The Climate Crisis and the Case for Hope
This story is part of Covering Climate Now, a global collaboration of more than 250 news outlets to strengthen coverage of the climate story.
Here’s a reckless prediction: a decade or so from now, when the climate revolution is fully underway and Miami Beach real estate prices are in free-fall due to constant flooding, and internal combustion engines are as dead as CDs, people will look back on the fall of 2019 as the turning point in the climate crisis. At the very least it will be remembered as the moment that it became clear that people were not going to give up their future on a habitable planet without a damn good fight.
It’s not easy to feel hopeful at this dark hour. The Amazon rainforest is burning, heat waves this summer have killed thousands of people around the world, the Midwest is still reeling from massive flooding, and the human suffering from Hurricane Dorian in the Bahamas is just beginning to be revealed. Meanwhile, President Trump doodles on hurricane maps and big oil is still investing millions in fossil-fuel infrastructure that will only further load the atmosphere with carbon and accelerate the devastating climate impacts. Climate scientists tell us that nations of the world need to cut carbon pollution in half by 2030 to avert the worst impacts of the climate crisis. Yet in 2018, carbon emissions grew faster than any year since 2011.
On the other hand, consider this: Greta Thunberg, a 16-year-old Swedish climate activist, has become a media star for calling CEOs and politicians liars and thiefs who have stolen her future – and the future of millions of other voiceless people. Inspired in no small part by Thunberg, tens of thousands of people will participate in a global climate strike on September 20th to demand action. CNN just devoted seven hours of coverage to climate change. In the U.S., a majority of registered voters now say climate change is an “emergency.” The climate crisis is at the top of the agenda for every Democratic candidate in the 2020 presidential campaign. And, of course, there’s the Green New Deal, which has emerged in the past year to become one of the hottest political topics of the moment.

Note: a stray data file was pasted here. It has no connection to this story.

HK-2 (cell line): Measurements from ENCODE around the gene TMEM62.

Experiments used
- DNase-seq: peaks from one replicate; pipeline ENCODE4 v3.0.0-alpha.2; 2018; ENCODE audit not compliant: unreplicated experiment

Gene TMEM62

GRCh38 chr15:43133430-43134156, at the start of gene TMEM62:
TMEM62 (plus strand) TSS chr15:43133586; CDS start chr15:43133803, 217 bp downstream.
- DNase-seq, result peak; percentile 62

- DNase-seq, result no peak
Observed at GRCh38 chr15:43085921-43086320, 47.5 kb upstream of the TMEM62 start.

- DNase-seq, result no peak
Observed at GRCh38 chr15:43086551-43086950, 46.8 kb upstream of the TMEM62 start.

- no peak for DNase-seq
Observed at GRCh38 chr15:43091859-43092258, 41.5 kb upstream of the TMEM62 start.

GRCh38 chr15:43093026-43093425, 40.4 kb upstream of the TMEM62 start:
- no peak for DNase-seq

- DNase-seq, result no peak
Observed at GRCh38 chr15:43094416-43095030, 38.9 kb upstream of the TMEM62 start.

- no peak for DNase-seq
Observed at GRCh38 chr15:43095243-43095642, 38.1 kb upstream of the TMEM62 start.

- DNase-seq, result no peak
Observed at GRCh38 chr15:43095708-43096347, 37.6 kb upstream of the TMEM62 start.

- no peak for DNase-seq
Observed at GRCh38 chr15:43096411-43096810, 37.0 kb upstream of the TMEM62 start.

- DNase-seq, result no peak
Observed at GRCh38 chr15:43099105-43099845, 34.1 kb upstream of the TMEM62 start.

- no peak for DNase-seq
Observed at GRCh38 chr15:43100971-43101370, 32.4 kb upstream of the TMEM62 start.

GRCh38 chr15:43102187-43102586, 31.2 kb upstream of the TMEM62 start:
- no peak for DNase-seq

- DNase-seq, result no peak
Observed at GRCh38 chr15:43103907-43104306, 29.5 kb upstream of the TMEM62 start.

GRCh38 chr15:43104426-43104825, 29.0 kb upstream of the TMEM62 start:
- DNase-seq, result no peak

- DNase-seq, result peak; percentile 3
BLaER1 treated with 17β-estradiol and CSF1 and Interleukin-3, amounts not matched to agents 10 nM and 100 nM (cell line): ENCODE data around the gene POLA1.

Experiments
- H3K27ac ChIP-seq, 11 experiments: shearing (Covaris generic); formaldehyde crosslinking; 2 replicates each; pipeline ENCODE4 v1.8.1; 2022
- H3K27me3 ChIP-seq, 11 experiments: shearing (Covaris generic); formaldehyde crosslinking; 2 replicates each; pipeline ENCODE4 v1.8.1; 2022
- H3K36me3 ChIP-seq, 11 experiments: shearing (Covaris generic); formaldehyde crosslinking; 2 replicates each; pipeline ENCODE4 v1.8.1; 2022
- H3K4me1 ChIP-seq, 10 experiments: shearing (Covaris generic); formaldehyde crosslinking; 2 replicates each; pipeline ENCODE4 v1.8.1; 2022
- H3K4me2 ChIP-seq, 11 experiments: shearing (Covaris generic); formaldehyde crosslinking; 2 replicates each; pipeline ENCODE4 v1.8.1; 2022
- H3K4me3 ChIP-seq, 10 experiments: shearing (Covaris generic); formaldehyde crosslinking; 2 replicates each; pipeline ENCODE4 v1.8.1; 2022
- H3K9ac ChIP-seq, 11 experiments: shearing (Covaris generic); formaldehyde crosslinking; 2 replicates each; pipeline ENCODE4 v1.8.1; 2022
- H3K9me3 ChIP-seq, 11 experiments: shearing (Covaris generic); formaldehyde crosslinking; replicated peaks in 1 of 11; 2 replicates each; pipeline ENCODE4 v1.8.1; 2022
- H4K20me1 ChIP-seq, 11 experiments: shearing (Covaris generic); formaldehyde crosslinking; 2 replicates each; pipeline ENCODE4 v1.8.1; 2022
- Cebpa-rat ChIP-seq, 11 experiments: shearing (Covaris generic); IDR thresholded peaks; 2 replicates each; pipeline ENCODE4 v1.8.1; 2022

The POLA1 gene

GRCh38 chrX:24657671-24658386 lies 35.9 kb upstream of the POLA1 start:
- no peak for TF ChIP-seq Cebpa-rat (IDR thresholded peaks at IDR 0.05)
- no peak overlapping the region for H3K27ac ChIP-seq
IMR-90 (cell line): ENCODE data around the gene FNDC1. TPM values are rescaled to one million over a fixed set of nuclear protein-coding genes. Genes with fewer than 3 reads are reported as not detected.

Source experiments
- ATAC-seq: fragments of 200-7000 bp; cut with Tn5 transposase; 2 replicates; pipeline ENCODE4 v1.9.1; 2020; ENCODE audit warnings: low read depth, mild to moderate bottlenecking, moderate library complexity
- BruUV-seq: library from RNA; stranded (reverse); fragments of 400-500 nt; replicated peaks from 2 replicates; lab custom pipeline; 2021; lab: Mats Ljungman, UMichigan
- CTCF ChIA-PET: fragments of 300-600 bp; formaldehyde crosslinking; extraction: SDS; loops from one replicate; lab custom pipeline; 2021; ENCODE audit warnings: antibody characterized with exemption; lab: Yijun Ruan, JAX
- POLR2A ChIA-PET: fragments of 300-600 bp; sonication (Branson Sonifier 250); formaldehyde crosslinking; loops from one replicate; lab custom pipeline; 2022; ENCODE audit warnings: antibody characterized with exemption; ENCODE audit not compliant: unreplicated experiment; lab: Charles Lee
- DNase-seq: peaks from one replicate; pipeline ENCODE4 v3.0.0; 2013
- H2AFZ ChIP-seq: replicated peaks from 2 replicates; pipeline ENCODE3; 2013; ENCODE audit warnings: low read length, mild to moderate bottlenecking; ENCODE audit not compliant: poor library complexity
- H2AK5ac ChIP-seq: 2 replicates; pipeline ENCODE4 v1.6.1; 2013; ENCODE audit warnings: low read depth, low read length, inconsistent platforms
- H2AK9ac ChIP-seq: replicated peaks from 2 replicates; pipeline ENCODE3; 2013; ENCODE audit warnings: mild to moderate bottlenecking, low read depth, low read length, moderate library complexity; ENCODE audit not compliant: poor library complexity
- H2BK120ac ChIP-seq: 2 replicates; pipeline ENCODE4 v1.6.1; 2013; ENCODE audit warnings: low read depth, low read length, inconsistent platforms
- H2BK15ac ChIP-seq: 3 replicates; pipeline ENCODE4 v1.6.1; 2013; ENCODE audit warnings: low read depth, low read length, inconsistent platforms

To me, these are all signs that the climate fight is gaining momentum and becoming the driving political movement of our time. Of course, I thought the same thing back in 2015, after the gavel came down in Paris on the climate deal. Boy, Paris is turning out to be an empty gesture. According to Climate Action Tracker, only two countries in the world, Morocco and the Gambia, have policies in place that are compatible with the 1.5 C target set in Paris.
This time, the moment feels different. And the difference can be summed up by the emergence of two qualities that have been in the background of the climate fight until now – moral courage and financial panic.
You can see moral courage most clearly in the words and actions of Greta Thunberg. Her secret (or not-so-secret) power is her simple ability to say things that everyone recognizes is true but few have the guts to state so bluntly. “If we can save the banks, we can save the world,” she remarked during an interview the other day. She also has an ability to speak not just for her generation, but for everyone whose future has been trashed by greed and carelessness. “[Our] future was sold so that a small number of people could make unimaginable amounts of money,” Thunberg said in a speech to the UN earlier this year. “You lied to us. You gave us false hope. You told us that the future was something to look forward to.”
But it’s not just Thunberg who is displaying remarkable moral courage these days. It’s all the young activists in the Sunrise Movement and Extinction Rebellion and other groups that have emerged in the past year to hold the Fossil Fuel mafia accountable for their actions. It’s scientists like Michael Mann and Katharine Hayhoe and Andrea Dutton who are speaking out in blunt ways about climate risks. It’s politicians like Washington Governor Jay Inslee who drove climate change to the top of the agenda among Democratic presidential candidates by releasing an ambitious climate plan that was so good that other candidates openly borrowed large parts of it for their own campaigns.
But perhaps the clearest manifestation of how much the climate fight has changed is the rise of the Green New Deal. The Green New Deal – which is not actually a policy proposal, just a 14-page-long congressional resolution put out last February by New York Rep. Alexandria Ocasio-Cortez and Massachusetts Sen. Ed Markey — calls on Congress to pursue a “10-year national mobilization” that zeros out carbon pollution, builds resiliency against climate-change-related disasters, repairs and upgrades the infrastructure of the U.S., develops an energy-efficient smart grid, upgrades existing buildings to achieve maximum energy and water efficiency … the list goes on, including guaranteeing a job with a “family-sustaining wage” and access to high quality health care.